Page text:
Points & Mortgages: Good idea or wasted money? Observations from a LO – #3 in a series.

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Warning this post is long, technical, & full of numbers!
Understanding points takes a few more words than most of us want to read.

Mortgages are not the most exciting topic on the planet.  I try to keep my posts relatively short and to the point.  If you are considering discount points for a mortgage – give this post a read.  If you don’t want to read it – give me a call or send me a note.

If you have insomnia – I recommend this blog and a smart phone as you try to go to sleep.

Virtually every mortgage transaction includes a discussion of discount points.  Candidly, points are confusing.  From time to time, I will hear good analysis on points but most of the time I find the analysis misguided.

 Michael Nelson, Equity PrimeUse the right tool, in the right amount, for the right purpose

Points are like an ice cream scoop.  If you use the ice cream scoop a few times a week to scoop your favorite bowl of ice cream, the scoop is a great tool.  If you use that scoop 5 times a day for the next year it will bury you in debt – I mean ice cream. 

 

 

Let’s start at the beginning – with a definition.  This definition comes to us from Investopedia along with an article they penned on the topic.

Discount points are a type of fee mortgage borrowers can purchase that lowers the amount of interest they will have to pay on subsequent payments. Each point generally costs 1% of the total loan amount and depending on the borrower, each point lowers your interest rate by one-eighth to one one-quarter of your interest rate. Discount points are tax deductible in the year in which they are paid.

Discount points are an ancillary cost to the mortgage

Approved MortgageBy definition, the mortgage is approved at a higher interest rate – a rate that does not include  the cost of the discount. Analyze the cost of the discount points as a separate line item to the cost of the mortgage.  The mortgage is approved with or without the discount – this is important.  Because the points are not required, analyze the cost of the discount versus the opportunity cost of retiring other high interest debt (such as credit cards, cars, etc).
Okay – we have a definition and a few of  my editorial comments.  Let’s use the example below to provide clarity regarding discount points.
 
Example:
  • The borrower is approved for a $100,000 30 year fixed rate mortgage @ 5%.  
  • The lender will discount the rate by 25 bps (basis points) to 4.75%.  
  • This discount will cost one point (1%) which is $1,000.  

What is the best option for the borrower – 5% or 4.75%?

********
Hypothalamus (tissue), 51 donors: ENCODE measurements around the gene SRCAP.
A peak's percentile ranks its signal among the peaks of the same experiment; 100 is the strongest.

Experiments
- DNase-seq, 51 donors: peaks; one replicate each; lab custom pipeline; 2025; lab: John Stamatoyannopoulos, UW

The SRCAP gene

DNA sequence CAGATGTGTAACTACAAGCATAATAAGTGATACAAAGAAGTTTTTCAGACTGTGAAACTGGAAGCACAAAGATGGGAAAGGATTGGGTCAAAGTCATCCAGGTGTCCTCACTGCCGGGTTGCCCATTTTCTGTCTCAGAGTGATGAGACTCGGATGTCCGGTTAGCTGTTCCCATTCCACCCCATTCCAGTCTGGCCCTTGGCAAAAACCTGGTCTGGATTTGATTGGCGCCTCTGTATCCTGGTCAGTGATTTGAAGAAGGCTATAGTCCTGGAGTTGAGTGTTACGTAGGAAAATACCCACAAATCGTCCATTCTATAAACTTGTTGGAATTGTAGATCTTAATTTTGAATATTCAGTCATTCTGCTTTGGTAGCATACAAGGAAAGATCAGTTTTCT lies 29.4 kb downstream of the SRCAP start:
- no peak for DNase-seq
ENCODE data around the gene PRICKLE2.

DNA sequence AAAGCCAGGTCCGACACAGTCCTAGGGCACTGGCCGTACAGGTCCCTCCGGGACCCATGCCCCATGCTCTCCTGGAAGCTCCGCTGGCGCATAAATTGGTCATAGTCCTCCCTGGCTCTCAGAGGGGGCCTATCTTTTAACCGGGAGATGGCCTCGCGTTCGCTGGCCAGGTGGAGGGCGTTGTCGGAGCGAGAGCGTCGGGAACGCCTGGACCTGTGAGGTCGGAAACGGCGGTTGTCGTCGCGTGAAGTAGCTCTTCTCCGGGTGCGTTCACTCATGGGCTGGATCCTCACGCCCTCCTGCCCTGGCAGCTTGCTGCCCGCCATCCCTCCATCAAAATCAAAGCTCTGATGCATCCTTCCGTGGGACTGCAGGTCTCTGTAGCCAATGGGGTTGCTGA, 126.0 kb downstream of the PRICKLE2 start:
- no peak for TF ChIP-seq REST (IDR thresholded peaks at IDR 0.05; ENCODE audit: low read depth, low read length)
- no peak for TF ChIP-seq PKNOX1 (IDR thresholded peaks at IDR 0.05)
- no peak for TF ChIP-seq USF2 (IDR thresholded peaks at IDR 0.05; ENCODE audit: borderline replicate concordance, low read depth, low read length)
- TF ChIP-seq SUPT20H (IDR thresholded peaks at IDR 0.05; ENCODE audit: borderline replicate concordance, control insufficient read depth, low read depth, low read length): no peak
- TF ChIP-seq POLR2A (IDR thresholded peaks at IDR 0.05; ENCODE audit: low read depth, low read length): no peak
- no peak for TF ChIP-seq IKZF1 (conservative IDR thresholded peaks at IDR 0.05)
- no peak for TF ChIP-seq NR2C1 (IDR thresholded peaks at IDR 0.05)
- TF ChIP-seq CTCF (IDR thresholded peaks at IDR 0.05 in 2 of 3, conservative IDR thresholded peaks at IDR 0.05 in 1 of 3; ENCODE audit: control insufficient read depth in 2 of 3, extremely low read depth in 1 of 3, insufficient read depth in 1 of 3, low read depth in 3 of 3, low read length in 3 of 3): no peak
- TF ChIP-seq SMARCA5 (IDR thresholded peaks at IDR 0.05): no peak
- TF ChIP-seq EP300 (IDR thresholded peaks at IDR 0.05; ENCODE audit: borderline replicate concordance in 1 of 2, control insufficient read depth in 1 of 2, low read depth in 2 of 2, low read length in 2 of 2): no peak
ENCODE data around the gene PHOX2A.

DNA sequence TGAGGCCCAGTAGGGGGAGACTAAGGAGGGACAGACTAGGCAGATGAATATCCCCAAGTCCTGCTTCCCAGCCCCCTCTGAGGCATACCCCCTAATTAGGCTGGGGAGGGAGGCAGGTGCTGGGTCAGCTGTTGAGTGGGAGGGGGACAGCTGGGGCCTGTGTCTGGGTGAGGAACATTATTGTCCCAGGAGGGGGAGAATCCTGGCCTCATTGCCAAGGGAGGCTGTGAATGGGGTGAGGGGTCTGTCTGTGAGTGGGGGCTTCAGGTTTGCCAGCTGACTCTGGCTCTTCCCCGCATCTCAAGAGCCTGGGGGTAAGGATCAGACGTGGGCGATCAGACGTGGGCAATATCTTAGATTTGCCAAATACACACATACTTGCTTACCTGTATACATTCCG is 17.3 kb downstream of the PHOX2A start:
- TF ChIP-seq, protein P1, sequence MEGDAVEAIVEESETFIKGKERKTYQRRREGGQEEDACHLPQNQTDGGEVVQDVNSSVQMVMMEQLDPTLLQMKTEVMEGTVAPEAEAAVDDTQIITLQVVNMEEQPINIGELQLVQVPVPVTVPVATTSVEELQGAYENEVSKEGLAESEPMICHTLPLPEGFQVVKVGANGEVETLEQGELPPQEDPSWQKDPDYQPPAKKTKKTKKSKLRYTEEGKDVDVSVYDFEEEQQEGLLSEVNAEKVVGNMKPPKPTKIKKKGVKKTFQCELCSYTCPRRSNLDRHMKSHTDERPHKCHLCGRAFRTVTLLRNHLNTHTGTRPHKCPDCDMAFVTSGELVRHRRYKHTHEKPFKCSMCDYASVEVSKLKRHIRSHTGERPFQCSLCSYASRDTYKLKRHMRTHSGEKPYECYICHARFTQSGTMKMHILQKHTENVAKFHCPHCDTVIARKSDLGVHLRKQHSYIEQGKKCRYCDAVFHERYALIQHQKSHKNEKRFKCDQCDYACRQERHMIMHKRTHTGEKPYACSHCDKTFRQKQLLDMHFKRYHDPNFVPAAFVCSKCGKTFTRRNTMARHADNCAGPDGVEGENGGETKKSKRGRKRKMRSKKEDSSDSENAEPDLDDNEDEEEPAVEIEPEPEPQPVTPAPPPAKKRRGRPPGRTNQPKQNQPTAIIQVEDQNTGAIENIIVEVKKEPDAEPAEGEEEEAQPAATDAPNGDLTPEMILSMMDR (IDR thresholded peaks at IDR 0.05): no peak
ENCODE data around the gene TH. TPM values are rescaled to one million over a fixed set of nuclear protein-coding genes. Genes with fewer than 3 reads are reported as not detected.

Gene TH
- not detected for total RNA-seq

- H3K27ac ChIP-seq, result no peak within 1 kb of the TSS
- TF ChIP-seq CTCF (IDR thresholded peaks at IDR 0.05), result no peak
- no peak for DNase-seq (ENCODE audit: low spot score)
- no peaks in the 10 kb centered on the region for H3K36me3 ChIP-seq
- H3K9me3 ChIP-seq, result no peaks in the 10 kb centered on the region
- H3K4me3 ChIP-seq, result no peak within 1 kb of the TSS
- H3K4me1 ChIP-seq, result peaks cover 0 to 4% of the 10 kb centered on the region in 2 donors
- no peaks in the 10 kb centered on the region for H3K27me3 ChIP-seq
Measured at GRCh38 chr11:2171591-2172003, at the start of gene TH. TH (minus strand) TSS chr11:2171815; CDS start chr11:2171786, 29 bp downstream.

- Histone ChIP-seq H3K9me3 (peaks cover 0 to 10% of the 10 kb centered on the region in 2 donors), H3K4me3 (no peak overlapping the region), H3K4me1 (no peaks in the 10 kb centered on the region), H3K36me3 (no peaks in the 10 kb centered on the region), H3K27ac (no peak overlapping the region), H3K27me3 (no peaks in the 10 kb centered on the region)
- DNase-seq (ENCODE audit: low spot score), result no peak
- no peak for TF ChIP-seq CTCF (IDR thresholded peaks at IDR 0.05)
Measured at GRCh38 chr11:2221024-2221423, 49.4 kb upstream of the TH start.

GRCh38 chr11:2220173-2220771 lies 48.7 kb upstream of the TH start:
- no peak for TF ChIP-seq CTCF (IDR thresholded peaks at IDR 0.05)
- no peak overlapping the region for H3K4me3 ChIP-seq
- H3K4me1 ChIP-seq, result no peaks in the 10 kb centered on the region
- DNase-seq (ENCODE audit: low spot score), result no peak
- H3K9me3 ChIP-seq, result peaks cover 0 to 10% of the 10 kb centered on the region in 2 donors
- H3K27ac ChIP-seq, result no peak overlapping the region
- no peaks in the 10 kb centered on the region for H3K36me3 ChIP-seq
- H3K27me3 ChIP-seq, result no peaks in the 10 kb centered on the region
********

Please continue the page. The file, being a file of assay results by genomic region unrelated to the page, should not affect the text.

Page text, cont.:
Please refer to the tables below.  The tables below contain the math central to our discussion.  This analysis includes principal and interest only.  Tax and insurance is not included.  Tax and insurance will be the same for each loan.

Table 1: Monthly Mortgage Payment and Break Even Analysis

5% 4.75% Difference Break Even – Months Break Even – Years
$537 $527 $10 100 8.4
 As you can see in the table, the difference in the monthly payment is $10.00. Is the $10.00 difference in monthly payment worth the up front $1,000?  The answer, of course, is – it depends.  The borrower must consider how long they intend to own the home.

How long the customer stays in the house or re-finances ultimately determines if a discount is worth the cost!

 michael nelson equity primeMost borrowers and lenders will immediately conduct a break-even analysis to determine the benefit of the discount.  In this example, the $10 difference in monthly payment is recouped in 100 months or 8.4 years.  The borrower then considers how long they will live in the house – if it is more than 8 years the discount seems like a good deal.
 
While the break even analysis is certainly important, it provides a small piece of the analysis required for this borrower.  Because interest is calculated monthly on the remaining balance of a loan, the interest paid in the initial years of a mortgage is significantly greater than the principal.  In fact, you can expect to pay between 60 and 75% of the total interest payment for a 30 year mortgage in the first 15 years.
 
Thus the break even analysis includes a flawed assumption – that the $10 monthly savings in payment repays the $1,000 cost dollar for dollar.  Remember, the $1,000 discount is financed at a rate of 4.75%. Because of the interest rate, the $10 savings does not pay back the original $1,000 over 100 months.